Now, I’m extremely organized and have no trouble following a brief, but this intensely laid out formula gave me a kind of writer’s block I’d never had before. As I got used to aiming for a good “grade” on my work, I started to lose my instincts and voice — and eventually, my love for the work.
7) Do you ever daydream about doing another job when you're having a bad writing day?
Oh, yes. During the entire period described above, I dreamed about doing anything but writing. After all those years of working towards becoming a professional writer, I suddenly wanted to chuck my whole career out the window.
To do what? Become an interior designer. I got the idea while walking by an interior design school one day, and managed to even convince myself of how similar interior design can be to content strategy. (You get to help someone find and express their voice, after all!) But what I think I really craved at that time was creativity. I’d become a writing machine and my senses had become dulled. I wanted to have at it with a blank canvas, but I also wanted to bring others the joy that I had lost.
After years of working to get back to my instincts, creativity, and voice, I no longer have this fantasy. I now fantasize about supporting other writers and helping them find their way back to their voice if it’s been buried — or perhaps not yet found.
8) What are your personal and professional goals?
Professionally, I want to eventually go back to being an editor so I can preserve my writing energy for my own work. In the meantime, I’m very happy with my current work as a personal finance writer. Writing about money gives me a chance to help people navigate through a sticky, complicated topic that touches on every aspect of their lives. It also gives me a chance to empower them to realize they can work towards their goals despite limitations.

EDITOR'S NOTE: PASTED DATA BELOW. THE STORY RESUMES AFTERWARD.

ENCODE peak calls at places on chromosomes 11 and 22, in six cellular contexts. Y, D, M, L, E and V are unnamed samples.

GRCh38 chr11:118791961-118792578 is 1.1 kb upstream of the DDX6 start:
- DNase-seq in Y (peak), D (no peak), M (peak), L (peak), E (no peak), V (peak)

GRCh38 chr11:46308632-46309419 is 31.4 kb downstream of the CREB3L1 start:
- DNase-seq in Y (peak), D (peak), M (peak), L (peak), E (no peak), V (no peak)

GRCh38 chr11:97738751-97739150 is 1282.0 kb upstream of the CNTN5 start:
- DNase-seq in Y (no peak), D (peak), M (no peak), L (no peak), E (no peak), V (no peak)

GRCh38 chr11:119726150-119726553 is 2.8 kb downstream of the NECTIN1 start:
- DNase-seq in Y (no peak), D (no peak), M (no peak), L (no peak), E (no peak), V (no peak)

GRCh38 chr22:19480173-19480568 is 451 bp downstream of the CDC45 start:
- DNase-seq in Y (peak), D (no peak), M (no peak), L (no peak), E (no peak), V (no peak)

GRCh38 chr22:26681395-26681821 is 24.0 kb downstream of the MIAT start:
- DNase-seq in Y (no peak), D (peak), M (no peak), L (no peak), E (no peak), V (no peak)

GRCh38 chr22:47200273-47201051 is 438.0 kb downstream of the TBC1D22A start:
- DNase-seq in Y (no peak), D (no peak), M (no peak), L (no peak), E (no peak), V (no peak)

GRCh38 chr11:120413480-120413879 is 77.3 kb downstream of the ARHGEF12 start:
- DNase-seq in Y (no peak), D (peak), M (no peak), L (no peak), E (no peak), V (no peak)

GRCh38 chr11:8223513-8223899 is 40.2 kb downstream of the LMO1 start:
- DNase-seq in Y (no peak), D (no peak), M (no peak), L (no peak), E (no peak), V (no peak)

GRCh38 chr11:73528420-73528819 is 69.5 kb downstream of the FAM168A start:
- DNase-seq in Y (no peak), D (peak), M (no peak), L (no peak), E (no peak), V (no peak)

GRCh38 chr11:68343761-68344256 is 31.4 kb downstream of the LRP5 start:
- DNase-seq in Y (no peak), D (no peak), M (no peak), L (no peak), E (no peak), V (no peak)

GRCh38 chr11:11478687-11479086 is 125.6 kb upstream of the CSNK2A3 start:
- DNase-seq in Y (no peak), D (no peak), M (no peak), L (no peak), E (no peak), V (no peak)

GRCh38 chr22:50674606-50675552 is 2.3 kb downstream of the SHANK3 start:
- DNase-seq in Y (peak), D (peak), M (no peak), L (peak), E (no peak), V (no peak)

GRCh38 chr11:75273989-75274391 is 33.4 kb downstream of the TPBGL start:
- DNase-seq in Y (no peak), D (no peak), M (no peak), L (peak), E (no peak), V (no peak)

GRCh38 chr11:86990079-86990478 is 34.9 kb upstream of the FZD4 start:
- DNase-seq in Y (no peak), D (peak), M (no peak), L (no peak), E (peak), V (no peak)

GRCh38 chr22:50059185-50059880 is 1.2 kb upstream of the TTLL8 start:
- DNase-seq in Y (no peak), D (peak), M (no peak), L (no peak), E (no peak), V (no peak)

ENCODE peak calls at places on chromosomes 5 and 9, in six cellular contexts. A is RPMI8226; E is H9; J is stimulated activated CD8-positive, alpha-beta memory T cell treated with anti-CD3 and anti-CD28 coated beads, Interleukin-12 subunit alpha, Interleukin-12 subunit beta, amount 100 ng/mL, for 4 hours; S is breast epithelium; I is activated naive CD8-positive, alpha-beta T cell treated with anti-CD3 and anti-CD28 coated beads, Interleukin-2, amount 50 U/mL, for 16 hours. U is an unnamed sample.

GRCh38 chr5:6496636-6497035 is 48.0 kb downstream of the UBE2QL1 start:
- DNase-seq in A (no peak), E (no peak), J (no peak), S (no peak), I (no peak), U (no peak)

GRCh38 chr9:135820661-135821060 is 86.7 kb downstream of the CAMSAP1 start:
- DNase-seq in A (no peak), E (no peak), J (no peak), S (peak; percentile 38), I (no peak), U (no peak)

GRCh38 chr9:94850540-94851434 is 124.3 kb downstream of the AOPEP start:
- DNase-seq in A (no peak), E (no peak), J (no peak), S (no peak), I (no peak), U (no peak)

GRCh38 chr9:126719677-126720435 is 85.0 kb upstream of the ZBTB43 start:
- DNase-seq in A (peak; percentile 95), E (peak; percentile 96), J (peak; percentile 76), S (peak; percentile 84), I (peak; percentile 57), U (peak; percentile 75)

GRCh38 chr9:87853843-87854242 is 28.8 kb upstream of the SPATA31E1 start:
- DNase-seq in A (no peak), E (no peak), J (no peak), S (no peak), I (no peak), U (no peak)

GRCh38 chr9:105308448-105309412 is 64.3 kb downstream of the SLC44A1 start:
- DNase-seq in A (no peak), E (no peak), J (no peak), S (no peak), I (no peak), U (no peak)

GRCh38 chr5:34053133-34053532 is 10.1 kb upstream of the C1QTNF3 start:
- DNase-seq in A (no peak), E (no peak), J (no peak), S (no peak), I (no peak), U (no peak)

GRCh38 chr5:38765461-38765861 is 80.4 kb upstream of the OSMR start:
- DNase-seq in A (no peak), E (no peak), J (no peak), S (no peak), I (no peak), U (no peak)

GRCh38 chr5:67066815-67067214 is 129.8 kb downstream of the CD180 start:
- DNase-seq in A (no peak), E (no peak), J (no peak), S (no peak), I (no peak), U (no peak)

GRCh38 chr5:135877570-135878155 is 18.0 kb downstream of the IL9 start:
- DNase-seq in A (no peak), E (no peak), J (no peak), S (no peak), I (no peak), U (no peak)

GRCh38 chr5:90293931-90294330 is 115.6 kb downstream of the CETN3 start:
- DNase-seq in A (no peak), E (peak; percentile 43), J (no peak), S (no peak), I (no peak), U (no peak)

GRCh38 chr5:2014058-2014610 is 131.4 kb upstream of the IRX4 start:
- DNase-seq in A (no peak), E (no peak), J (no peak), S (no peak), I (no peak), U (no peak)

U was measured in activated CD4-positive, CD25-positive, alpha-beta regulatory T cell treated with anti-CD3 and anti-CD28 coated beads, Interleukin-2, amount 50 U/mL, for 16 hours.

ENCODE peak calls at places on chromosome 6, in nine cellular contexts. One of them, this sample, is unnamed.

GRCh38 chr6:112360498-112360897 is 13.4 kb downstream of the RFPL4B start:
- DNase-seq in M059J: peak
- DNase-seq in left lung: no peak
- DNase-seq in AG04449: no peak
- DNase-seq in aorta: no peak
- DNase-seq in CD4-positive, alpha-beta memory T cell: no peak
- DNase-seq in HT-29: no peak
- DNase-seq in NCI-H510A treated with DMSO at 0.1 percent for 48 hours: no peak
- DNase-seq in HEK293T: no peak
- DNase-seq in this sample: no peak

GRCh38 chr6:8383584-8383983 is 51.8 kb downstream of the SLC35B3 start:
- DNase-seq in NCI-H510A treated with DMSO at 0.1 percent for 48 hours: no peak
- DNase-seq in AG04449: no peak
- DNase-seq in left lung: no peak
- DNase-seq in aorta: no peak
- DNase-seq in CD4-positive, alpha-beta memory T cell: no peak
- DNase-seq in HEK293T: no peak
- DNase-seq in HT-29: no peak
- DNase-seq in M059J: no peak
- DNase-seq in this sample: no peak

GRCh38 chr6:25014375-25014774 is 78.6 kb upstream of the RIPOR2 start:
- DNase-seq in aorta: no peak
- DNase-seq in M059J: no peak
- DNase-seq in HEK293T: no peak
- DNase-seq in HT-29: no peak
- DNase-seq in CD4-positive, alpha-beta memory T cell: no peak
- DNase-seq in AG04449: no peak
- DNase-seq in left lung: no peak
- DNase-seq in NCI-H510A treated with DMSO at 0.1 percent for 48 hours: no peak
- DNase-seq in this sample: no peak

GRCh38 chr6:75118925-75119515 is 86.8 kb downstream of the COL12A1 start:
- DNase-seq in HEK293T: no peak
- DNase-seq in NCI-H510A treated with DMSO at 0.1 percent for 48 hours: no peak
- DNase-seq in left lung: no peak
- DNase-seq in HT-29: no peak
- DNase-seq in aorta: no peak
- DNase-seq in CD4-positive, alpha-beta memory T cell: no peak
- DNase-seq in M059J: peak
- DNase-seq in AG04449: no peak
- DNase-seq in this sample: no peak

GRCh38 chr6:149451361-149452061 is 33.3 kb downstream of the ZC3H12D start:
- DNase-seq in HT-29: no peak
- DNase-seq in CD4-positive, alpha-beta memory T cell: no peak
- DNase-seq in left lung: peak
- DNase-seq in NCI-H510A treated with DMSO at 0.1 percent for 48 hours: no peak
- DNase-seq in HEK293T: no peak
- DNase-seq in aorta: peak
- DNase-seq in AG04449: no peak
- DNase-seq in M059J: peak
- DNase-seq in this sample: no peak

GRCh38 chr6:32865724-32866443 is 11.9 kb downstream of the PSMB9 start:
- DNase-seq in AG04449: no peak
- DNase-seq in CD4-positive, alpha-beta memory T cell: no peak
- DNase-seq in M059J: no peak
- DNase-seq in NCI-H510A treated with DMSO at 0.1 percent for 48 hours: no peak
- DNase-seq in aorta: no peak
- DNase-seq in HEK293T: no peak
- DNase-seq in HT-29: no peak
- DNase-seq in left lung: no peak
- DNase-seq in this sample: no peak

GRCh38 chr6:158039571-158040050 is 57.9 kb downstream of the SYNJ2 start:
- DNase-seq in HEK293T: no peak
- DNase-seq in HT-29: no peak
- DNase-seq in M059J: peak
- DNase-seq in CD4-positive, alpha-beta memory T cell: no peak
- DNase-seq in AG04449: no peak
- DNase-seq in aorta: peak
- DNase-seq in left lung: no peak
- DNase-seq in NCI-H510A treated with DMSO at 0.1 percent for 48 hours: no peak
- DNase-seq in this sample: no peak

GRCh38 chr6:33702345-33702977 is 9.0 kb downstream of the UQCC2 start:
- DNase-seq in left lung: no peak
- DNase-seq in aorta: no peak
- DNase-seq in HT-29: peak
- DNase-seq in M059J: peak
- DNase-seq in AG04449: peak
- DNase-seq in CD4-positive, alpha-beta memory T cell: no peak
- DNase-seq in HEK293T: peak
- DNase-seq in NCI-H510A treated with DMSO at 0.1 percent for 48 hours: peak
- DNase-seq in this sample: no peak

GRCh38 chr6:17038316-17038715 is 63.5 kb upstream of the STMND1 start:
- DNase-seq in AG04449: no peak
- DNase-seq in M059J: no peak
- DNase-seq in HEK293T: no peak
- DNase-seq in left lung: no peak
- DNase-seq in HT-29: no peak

Personally, I want this website to become a source of support and inspiration for all writers. I also have plans to create a literary journal, and I’ll link to it here when it’s live.
9) What's one piece of writing advice you got that still reigns true? What writing advice would you give?
This answer is one and the same for me. Back in my fiction writing days, I told a friend of mine who happened to be a literary agent that I was struggling to get anything on the page. I would sit with my paper in my hand and nothing to put on it, I whined to him, to which he replied:
“Sit down every single day, for 15 minutes a day, and WRITE. I don’t care if what you’re writing is a heaping, steaming pile of crap. Just do it.”
I protested mightily at this, telling him that I was trying to do just that and it wasn’t working. He then told me to get out of the house, find a place, and go there at the same time every day. So, I started going to my favorite coffee shop before work at the same time every day and, what do you know, my empty pages turned into crap-filled pages turned into somewhat decent pages.
Write every day. Same time. Same place. Fifteen minutes. Even if 90 percent of what you write goes in the trash, that other 10 percent might be the best writing you’ve ever done. The only way out is through.